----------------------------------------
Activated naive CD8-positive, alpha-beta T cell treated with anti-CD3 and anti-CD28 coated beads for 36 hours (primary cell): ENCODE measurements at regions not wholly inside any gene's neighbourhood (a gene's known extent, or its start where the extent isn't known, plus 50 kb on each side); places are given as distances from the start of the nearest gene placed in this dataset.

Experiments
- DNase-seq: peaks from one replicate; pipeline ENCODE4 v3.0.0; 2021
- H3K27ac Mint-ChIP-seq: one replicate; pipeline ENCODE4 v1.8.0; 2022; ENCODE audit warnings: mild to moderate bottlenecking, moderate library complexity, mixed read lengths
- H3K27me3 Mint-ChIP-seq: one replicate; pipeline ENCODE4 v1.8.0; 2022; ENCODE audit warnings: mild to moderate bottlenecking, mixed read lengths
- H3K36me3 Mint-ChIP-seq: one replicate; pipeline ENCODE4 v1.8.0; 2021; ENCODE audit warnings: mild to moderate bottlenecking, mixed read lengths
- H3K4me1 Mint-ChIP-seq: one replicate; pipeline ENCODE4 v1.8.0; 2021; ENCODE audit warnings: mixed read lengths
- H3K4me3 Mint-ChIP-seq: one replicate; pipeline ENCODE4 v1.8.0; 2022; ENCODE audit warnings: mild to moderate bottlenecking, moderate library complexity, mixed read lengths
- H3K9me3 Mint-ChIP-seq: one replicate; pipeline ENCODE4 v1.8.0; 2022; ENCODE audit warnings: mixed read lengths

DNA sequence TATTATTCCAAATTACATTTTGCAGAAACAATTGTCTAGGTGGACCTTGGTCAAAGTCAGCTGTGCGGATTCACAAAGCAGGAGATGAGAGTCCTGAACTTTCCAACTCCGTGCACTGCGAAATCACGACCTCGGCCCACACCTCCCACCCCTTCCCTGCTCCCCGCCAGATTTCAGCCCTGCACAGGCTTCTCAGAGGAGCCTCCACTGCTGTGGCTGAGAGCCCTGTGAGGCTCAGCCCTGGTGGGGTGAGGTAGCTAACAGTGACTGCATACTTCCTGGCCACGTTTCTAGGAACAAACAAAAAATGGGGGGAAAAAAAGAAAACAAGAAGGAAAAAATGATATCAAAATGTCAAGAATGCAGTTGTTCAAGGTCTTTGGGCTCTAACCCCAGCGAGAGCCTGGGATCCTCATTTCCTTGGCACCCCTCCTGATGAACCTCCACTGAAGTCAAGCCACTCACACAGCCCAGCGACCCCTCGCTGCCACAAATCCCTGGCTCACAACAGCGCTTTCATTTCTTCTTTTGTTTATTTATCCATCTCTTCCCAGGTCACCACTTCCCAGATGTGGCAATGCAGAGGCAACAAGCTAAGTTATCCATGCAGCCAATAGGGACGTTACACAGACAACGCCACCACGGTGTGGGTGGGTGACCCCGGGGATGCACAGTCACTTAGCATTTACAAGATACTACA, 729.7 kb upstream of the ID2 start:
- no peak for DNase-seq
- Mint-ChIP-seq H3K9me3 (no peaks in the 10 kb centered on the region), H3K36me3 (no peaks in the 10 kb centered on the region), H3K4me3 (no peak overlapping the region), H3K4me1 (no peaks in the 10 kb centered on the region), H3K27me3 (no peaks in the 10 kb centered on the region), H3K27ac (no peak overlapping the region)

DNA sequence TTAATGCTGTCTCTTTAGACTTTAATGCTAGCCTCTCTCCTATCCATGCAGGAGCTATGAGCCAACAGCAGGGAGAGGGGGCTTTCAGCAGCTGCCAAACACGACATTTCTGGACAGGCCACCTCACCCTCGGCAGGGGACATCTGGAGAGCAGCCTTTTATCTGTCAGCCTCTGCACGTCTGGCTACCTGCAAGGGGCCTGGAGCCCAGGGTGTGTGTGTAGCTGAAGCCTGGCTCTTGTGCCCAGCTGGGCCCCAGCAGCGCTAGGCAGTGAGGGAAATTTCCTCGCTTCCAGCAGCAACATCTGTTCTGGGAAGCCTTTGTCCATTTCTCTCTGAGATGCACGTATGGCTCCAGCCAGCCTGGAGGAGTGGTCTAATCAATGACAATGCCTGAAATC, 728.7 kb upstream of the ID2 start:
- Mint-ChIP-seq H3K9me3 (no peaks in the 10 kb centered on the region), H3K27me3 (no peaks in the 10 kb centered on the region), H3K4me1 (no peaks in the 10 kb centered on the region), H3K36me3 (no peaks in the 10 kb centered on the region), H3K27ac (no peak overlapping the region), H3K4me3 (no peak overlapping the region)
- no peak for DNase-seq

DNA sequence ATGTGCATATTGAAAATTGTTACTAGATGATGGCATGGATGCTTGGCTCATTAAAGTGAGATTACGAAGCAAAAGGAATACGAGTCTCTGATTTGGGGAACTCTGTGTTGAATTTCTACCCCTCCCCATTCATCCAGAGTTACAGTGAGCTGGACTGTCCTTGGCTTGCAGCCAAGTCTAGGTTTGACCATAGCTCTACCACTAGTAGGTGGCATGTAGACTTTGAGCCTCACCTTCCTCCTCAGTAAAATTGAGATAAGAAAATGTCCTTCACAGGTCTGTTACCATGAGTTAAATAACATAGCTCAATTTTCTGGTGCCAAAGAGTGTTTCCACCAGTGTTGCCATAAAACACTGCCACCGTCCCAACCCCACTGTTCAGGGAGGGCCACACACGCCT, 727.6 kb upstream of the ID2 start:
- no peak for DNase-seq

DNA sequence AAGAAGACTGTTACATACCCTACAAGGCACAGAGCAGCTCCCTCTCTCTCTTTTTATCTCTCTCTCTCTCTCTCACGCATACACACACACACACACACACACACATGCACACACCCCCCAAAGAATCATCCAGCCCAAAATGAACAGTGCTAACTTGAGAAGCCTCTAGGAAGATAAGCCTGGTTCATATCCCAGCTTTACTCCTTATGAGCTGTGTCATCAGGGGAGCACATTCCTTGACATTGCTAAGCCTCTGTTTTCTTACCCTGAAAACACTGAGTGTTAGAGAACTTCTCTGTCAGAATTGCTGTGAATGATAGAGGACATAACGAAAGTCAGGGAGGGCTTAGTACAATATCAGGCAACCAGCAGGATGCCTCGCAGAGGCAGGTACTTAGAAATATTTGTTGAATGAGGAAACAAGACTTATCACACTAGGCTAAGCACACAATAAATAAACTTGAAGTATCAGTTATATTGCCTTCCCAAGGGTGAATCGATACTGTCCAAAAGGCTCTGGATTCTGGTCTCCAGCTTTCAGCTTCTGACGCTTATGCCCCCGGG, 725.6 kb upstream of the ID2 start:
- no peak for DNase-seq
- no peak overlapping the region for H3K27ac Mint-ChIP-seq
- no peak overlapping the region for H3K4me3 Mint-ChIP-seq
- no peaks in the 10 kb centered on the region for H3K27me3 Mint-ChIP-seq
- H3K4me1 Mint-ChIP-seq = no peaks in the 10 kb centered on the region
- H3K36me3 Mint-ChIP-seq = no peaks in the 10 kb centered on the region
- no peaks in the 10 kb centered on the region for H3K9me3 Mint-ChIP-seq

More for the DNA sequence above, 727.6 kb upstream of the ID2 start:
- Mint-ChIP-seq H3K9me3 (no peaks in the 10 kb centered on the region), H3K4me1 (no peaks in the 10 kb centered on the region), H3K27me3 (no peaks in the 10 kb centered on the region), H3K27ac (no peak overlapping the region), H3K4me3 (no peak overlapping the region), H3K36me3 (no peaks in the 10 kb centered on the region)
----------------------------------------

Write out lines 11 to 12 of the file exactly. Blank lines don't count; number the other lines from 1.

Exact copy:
- no peak for DNase-seq
- Mint-ChIP-seq H3K9me3 (no peaks in the 10 kb centered on the region), H3K36me3 (no peaks in the 10 kb centered on the region), H3K4me3 (no peak overlapping the region), H3K4me1 (no peaks in the 10 kb centered on the region), H3K27me3 (no peaks in the 10 kb centered on the region), H3K27ac (no peak overlapping the region)